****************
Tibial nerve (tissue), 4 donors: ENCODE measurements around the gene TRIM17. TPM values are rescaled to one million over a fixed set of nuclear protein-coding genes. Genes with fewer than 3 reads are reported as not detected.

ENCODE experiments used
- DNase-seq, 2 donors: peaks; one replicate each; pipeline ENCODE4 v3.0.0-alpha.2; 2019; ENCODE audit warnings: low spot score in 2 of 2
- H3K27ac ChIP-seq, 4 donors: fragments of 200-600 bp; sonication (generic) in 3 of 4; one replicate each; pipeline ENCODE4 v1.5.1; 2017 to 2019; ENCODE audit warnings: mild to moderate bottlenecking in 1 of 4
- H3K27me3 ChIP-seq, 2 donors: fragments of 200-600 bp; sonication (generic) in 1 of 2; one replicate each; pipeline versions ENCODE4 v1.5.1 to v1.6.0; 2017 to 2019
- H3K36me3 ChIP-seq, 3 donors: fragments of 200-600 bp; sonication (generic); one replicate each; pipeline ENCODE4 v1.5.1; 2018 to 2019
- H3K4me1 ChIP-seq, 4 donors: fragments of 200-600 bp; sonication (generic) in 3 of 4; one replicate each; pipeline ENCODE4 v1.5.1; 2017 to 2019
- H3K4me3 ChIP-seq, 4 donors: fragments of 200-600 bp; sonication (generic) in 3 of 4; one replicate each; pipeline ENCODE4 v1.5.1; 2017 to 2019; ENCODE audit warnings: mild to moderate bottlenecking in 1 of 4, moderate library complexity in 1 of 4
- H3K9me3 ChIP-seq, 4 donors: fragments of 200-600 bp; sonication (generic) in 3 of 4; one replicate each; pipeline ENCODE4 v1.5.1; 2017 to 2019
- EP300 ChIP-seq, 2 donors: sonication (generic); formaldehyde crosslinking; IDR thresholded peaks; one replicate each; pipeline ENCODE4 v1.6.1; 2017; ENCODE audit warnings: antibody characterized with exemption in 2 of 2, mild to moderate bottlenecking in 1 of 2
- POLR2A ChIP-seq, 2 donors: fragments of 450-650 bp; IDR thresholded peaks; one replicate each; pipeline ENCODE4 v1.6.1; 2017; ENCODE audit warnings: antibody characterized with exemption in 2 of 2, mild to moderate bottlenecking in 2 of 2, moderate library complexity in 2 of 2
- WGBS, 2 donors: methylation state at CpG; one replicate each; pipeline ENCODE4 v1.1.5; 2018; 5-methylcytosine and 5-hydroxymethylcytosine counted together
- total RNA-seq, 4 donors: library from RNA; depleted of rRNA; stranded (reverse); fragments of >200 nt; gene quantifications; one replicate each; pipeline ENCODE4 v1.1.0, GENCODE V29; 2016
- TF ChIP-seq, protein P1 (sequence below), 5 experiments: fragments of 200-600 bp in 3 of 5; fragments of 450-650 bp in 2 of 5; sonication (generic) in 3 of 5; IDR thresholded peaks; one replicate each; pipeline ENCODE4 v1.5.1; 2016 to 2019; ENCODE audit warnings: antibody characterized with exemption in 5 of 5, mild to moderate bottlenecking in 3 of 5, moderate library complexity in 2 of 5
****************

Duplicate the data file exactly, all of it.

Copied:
Tibial nerve (tissue), 4 donors: ENCODE measurements around the gene TRIM17. TPM values are rescaled to one million over a fixed set of nuclear protein-coding genes. Genes with fewer than 3 reads are reported as not detected.

ENCODE experiments used
- DNase-seq, 2 donors: peaks; one replicate each; pipeline ENCODE4 v3.0.0-alpha.2; 2019; ENCODE audit warnings: low spot score in 2 of 2
- H3K27ac ChIP-seq, 4 donors: fragments of 200-600 bp; sonication (generic) in 3 of 4; one replicate each; pipeline ENCODE4 v1.5.1; 2017 to 2019; ENCODE audit warnings: mild to moderate bottlenecking in 1 of 4
- H3K27me3 ChIP-seq, 2 donors: fragments of 200-600 bp; sonication (generic) in 1 of 2; one replicate each; pipeline versions ENCODE4 v1.5.1 to v1.6.0; 2017 to 2019
- H3K36me3 ChIP-seq, 3 donors: fragments of 200-600 bp; sonication (generic); one replicate each; pipeline ENCODE4 v1.5.1; 2018 to 2019
- H3K4me1 ChIP-seq, 4 donors: fragments of 200-600 bp; sonication (generic) in 3 of 4; one replicate each; pipeline ENCODE4 v1.5.1; 2017 to 2019
- H3K4me3 ChIP-seq, 4 donors: fragments of 200-600 bp; sonication (generic) in 3 of 4; one replicate each; pipeline ENCODE4 v1.5.1; 2017 to 2019; ENCODE audit warnings: mild to moderate bottlenecking in 1 of 4, moderate library complexity in 1 of 4
- H3K9me3 ChIP-seq, 4 donors: fragments of 200-600 bp; sonication (generic) in 3 of 4; one replicate each; pipeline ENCODE4 v1.5.1; 2017 to 2019
- EP300 ChIP-seq, 2 donors: sonication (generic); formaldehyde crosslinking; IDR thresholded peaks; one replicate each; pipeline ENCODE4 v1.6.1; 2017; ENCODE audit warnings: antibody characterized with exemption in 2 of 2, mild to moderate bottlenecking in 1 of 2
- POLR2A ChIP-seq, 2 donors: fragments of 450-650 bp; IDR thresholded peaks; one replicate each; pipeline ENCODE4 v1.6.1; 2017; ENCODE audit warnings: antibody characterized with exemption in 2 of 2, mild to moderate bottlenecking in 2 of 2, moderate library complexity in 2 of 2
- WGBS, 2 donors: methylation state at CpG; one replicate each; pipeline ENCODE4 v1.1.5; 2018; 5-methylcytosine and 5-hydroxymethylcytosine counted together
- total RNA-seq, 4 donors: library from RNA; depleted of rRNA; stranded (reverse); fragments of >200 nt; gene quantifications; one replicate each; pipeline ENCODE4 v1.1.0, GENCODE V29; 2016
- TF ChIP-seq, protein P1 (sequence below), 5 experiments: fragments of 200-600 bp in 3 of 5; fragments of 450-650 bp in 2 of 5; sonication (generic) in 3 of 5; IDR thresholded peaks; one replicate each; pipeline ENCODE4 v1.5.1; 2016 to 2019; ENCODE audit warnings: antibody characterized with exemption in 5 of 5, mild to moderate bottlenecking in 3 of 5, moderate library complexity in 2 of 5